Crumb rubber, also referred to as ground rubber, asphalt rubber or size-reduced rubber, is most commonly derived from recycled automobile and truck tires. During the tire recycling process, all non-rubber materials such as dirt, bead wire and fluff, are removed. The remaining scraps of rubber are reduced to a more manageable size, usually by a mechanical grinder. Continued processing reduces the size of the rough grind into crumb rubber particles, which have various classifications, based on crumb rubber particle size and color.
The trend towards use of recycled materials has increased the demand for crumb rubber. The manufacture of asphalt rubber is the largest single application of crumb rubber, consuming an estimated 220 million pounds, or approximately 12 million tires annually. Crumb rubber can be blended with asphalt to improve the properties of the asphalt used in highway construction.1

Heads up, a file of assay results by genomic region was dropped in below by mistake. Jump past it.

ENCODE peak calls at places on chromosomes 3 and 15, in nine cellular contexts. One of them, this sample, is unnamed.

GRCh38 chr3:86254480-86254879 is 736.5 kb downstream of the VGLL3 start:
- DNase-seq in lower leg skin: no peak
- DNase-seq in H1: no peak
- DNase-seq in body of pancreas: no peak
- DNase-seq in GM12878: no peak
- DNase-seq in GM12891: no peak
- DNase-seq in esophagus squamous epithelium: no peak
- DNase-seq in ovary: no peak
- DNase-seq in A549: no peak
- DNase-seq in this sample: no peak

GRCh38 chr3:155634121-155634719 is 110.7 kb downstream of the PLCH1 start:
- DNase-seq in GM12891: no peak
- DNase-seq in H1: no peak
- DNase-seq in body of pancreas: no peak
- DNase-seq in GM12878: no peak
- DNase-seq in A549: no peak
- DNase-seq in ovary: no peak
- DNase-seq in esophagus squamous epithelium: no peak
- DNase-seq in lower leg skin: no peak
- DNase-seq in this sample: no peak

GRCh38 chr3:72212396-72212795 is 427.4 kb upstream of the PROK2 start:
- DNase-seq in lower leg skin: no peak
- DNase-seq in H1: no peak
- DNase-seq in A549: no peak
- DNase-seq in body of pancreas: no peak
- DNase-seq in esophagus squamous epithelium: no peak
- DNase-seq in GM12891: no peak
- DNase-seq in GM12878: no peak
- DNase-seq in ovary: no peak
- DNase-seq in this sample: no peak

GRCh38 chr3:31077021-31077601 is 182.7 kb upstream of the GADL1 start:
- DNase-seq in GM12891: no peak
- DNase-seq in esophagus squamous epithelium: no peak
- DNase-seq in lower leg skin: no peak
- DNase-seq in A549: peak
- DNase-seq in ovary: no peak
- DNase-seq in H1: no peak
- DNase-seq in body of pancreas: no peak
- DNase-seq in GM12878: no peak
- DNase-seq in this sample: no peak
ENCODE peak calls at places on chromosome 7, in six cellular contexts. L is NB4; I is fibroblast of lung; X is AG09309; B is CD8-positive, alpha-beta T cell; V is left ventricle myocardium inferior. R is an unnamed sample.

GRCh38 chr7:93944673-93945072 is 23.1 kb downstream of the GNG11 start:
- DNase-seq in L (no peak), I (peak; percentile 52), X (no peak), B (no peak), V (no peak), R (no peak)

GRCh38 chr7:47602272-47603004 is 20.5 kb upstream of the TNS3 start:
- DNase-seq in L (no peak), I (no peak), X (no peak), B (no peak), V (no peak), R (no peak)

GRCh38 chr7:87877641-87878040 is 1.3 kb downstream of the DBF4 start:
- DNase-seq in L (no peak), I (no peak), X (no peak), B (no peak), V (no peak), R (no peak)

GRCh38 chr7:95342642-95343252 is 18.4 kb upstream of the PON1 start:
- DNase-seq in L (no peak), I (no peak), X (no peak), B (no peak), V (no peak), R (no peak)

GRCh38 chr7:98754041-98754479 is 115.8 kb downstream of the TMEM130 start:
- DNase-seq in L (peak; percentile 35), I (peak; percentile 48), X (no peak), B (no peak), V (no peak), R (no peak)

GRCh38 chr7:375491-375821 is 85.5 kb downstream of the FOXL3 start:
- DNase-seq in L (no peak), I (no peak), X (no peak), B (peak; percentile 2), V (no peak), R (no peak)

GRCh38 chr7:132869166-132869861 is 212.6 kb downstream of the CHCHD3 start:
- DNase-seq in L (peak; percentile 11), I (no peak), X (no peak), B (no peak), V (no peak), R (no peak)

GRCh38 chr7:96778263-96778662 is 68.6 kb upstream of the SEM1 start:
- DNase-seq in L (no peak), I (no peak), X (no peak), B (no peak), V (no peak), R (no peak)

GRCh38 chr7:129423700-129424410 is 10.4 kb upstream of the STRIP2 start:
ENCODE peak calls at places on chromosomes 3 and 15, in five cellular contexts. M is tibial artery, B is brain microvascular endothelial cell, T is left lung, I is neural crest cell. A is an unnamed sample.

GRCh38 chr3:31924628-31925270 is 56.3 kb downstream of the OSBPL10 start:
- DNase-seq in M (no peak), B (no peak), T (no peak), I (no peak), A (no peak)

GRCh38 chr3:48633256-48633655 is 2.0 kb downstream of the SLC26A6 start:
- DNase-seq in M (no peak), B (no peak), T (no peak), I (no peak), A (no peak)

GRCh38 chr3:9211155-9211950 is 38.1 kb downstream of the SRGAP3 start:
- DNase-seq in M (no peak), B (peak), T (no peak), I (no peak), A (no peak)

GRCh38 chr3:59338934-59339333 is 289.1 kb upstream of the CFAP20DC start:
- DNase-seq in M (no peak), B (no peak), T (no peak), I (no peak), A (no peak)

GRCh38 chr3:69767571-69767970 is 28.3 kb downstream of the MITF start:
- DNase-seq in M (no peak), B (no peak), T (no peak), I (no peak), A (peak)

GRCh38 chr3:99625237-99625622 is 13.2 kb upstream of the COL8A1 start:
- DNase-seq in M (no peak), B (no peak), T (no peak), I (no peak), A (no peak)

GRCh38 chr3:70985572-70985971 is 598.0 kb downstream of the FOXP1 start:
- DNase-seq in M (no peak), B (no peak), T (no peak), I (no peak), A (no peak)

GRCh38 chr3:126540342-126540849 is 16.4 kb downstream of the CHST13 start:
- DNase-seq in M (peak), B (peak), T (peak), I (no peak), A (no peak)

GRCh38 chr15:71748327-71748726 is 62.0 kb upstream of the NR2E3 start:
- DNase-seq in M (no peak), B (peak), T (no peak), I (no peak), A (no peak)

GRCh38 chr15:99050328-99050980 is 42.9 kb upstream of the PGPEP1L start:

Crumb rubber has other applications, including ground cover under playground equipment, running track material, and as a soil additive in sports and playing fields. Other uses for crumb rubber include molded rubber products (e.g., carpet underlay, dock bumpers, patio decks, railroad crossing blocks and movable speed bumps); new tire manufacturing; automotive parts such as brake pads and shoes; as an additive to injection molded and extruded plastics and as agricultural and horticultural applications/soil amendments.2